Laguna de Bay (also known as Laguna Lake), the country’s largest freshwater lake, with an area of 90,000 hectares and average depth of 2.5 meters, has an estimated 3.2 trillion liters of water. The water of the lake is supplied by 24 tributary rivers with the Marikina River, Pagsanjan River, and Sta. Cruz River as main contributors. The only outlet of the lake to Manila Bay is the Napindan Channel through the 24-kilometer long Pasig River. During the dry season when the water level in the lake is below sea level, the Pasig River backflows into the lake making it partly saline.
According to the Laguna Lake Development Authority, the water quality of Laguna de Bay is classified as Class C Water of the Department of Environment and Natural Resources (DENR) which is suitable for fisheries and recreation. The water of the lake is not fit for drinking by humans as is without treatment to make it Class A (potable water). The average coliform (fecal bacteria) count of less than 3,000 MPN (most probable number) and inorganic phosphorus level of 5 milligrams per liter of the untreated lake water need to be reduced to 50 MPN and 0.1 mg/l, respectively, to make it Class A, among other criteria.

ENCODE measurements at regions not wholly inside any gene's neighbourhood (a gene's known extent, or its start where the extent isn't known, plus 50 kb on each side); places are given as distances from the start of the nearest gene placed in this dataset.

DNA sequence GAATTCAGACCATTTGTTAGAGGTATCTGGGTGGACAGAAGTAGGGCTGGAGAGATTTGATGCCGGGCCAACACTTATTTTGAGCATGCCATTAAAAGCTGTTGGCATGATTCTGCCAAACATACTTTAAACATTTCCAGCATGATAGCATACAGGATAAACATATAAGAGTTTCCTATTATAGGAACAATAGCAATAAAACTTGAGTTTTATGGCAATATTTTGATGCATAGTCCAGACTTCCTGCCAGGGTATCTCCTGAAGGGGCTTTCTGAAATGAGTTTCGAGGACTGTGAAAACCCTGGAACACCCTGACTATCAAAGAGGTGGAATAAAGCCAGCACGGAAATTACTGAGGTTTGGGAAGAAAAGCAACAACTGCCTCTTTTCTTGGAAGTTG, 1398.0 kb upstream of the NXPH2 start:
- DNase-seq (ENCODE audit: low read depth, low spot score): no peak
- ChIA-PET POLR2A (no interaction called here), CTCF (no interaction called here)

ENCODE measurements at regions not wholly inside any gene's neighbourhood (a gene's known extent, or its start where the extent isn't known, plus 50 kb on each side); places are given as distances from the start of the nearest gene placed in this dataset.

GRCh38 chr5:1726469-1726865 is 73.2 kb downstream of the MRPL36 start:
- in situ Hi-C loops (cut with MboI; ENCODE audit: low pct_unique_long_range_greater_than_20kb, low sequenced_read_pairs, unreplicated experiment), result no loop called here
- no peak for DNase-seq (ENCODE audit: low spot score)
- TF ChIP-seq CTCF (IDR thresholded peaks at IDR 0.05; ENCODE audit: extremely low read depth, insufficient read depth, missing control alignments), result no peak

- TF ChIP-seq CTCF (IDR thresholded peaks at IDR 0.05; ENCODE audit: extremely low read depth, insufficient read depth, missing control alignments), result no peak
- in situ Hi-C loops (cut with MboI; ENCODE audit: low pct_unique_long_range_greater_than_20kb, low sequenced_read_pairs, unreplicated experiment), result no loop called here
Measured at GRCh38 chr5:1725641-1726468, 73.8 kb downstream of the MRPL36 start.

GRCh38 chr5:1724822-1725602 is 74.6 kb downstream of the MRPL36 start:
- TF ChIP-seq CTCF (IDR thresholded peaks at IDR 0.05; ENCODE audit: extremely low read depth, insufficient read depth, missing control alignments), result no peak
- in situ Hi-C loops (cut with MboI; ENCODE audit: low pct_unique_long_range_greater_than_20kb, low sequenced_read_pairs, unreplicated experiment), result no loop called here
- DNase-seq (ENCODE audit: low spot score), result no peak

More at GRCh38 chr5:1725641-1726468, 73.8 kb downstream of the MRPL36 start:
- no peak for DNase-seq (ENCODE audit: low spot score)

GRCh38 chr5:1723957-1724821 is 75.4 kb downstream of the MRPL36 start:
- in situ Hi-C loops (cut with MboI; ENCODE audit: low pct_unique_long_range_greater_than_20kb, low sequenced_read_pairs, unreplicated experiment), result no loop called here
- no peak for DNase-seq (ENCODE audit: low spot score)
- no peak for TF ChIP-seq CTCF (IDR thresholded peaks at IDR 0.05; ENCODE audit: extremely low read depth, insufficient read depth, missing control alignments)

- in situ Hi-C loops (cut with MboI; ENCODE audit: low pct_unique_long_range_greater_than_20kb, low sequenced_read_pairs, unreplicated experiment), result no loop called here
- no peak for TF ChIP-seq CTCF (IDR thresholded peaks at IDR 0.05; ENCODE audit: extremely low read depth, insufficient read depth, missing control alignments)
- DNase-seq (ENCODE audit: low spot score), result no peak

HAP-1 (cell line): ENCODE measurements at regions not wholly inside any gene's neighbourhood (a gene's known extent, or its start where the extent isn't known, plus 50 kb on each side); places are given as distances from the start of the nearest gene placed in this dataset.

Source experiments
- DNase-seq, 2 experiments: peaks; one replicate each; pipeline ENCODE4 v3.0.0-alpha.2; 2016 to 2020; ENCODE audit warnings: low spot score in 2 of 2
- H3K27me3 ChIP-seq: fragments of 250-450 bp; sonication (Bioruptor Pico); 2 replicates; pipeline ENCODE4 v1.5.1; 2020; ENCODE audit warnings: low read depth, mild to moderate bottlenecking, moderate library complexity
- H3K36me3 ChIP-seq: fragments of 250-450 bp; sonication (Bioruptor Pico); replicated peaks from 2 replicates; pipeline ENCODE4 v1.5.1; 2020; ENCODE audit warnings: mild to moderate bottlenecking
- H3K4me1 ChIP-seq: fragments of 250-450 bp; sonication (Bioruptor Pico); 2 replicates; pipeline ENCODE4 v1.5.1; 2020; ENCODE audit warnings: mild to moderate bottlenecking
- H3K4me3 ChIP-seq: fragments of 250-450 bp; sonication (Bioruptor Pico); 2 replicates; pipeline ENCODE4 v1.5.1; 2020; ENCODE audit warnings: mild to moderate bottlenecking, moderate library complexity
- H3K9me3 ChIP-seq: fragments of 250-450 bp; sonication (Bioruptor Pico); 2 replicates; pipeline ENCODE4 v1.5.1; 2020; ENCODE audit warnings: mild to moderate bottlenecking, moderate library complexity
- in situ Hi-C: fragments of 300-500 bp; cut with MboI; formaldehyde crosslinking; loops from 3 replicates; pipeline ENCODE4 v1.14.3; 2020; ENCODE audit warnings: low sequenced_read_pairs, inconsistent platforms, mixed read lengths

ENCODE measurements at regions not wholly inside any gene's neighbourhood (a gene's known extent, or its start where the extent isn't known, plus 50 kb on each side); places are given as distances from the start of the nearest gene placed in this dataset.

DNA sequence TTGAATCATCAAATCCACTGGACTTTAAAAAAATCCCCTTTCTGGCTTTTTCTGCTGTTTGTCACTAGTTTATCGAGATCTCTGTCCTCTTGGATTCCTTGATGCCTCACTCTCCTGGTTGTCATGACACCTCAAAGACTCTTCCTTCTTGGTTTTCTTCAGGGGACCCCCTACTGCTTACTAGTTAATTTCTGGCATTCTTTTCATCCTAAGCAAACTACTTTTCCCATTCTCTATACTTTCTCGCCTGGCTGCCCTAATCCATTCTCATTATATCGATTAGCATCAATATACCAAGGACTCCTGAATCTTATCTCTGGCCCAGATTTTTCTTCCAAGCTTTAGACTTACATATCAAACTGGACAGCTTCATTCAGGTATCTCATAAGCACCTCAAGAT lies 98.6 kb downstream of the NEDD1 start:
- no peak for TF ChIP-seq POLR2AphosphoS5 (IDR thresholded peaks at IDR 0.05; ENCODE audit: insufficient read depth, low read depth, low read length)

About 15 million people live on the Laguna de Bay basin. More than 4 million people living on the lake’s shoreline have no sewage facilities. Domestic wastes (solid and liquid) comprise 80% of the lake’s pollution. In addition to the bacterial and mineral pollutants, a recent study by scientists of the University of the Philippines Los Baños showed that the water of the lake has high concentrations of endocrine-disrupting compounds (EDCs) such as estroge